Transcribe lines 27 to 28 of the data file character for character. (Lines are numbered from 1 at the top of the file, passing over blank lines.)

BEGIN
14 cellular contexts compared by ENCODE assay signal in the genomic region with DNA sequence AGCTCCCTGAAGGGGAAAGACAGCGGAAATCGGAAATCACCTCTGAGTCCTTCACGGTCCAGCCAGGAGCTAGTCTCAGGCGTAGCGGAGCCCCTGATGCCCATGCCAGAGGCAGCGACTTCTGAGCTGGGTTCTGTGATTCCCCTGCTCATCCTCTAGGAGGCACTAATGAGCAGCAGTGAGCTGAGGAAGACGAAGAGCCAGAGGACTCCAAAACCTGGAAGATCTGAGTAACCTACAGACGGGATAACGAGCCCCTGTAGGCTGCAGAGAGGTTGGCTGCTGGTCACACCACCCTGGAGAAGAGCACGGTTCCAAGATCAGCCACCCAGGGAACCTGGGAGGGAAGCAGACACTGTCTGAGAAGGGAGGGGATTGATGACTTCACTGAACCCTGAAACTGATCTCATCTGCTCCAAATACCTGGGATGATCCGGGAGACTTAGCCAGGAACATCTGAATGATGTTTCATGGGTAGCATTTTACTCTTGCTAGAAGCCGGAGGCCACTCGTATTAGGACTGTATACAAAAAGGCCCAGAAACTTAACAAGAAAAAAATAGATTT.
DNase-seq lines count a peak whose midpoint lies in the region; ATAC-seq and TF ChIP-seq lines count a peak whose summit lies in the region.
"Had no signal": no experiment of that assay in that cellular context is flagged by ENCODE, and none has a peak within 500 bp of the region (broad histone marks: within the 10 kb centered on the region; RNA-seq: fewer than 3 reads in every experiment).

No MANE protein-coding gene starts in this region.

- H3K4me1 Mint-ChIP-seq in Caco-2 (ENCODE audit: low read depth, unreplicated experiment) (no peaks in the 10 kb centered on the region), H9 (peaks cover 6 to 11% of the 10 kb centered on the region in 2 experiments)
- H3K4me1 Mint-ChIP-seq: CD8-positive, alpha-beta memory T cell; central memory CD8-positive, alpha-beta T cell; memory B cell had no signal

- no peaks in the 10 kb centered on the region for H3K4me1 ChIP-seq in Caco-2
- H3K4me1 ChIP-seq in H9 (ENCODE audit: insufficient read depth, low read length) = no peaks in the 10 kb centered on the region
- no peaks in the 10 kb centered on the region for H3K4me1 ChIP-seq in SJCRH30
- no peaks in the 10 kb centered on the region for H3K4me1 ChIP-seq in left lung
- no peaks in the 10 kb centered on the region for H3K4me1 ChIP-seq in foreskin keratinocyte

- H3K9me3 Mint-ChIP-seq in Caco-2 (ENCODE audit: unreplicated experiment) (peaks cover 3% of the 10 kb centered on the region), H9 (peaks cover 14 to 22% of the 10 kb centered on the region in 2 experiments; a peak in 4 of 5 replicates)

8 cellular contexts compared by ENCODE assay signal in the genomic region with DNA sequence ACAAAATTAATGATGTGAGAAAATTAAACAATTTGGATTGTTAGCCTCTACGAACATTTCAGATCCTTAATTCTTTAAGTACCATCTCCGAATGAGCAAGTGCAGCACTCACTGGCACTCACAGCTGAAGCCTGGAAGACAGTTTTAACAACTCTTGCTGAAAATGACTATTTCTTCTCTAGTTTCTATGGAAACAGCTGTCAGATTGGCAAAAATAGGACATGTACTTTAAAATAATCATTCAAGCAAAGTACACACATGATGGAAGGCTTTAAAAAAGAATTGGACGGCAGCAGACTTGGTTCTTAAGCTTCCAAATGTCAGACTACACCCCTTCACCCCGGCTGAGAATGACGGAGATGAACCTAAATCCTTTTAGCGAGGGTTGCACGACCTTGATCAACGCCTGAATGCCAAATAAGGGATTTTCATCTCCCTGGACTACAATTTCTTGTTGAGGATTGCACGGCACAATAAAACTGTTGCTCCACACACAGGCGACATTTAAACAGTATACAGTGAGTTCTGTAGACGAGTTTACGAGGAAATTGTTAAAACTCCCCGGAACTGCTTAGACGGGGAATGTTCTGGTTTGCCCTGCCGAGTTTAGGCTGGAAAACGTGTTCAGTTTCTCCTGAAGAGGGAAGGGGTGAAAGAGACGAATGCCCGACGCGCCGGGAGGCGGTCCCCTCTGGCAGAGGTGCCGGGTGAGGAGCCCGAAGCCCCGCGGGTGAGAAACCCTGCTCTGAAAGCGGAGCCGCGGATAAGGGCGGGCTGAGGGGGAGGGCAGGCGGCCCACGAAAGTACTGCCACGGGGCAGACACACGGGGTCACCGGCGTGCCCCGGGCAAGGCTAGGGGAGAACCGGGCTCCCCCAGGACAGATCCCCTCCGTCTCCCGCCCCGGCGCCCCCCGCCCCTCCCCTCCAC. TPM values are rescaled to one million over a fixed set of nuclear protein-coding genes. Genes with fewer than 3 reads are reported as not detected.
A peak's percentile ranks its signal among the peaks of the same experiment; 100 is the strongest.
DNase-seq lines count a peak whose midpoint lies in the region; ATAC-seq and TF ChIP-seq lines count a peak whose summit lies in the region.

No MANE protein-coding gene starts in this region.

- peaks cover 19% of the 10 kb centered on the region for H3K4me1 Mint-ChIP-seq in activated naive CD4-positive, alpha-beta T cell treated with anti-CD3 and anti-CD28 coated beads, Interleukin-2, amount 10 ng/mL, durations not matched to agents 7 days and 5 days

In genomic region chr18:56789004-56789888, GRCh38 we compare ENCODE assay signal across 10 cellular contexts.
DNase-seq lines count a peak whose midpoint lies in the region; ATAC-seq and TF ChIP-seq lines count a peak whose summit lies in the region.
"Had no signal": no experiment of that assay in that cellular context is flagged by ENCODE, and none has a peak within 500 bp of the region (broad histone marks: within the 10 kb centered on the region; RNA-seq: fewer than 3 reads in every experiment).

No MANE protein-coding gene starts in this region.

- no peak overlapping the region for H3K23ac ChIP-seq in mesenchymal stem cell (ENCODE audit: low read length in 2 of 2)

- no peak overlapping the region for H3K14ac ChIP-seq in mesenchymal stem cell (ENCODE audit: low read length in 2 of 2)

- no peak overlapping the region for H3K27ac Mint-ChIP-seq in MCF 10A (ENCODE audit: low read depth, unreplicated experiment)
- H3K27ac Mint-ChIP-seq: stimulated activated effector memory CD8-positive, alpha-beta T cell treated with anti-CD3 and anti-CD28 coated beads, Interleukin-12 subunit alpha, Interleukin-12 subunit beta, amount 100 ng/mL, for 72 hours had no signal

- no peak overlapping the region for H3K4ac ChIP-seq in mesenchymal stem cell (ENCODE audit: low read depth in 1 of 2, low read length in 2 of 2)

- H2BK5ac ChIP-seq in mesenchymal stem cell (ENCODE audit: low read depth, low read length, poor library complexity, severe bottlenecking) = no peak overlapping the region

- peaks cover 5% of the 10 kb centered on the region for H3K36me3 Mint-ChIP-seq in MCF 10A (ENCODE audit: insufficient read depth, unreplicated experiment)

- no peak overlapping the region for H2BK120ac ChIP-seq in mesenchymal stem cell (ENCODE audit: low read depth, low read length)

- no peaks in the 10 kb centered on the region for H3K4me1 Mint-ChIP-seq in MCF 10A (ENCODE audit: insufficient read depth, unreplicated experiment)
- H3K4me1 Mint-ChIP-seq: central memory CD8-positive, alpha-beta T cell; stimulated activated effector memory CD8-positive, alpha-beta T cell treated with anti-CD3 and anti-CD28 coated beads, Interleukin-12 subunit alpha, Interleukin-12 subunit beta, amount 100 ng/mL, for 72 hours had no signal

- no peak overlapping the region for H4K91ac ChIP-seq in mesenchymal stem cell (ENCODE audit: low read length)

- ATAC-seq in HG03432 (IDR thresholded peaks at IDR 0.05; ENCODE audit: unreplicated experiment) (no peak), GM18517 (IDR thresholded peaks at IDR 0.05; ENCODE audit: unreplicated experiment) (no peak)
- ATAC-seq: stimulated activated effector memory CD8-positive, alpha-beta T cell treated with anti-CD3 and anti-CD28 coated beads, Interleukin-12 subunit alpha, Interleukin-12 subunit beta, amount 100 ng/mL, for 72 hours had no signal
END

- H2BK5ac ChIP-seq in mesenchymal stem cell (ENCODE audit: low read depth, low read length, poor library complexity, severe bottlenecking) = no peak overlapping the region

- peaks cover 5% of the 10 kb centered on the region for H3K36me3 Mint-ChIP-seq in MCF 10A (ENCODE audit: insufficient read depth, unreplicated experiment)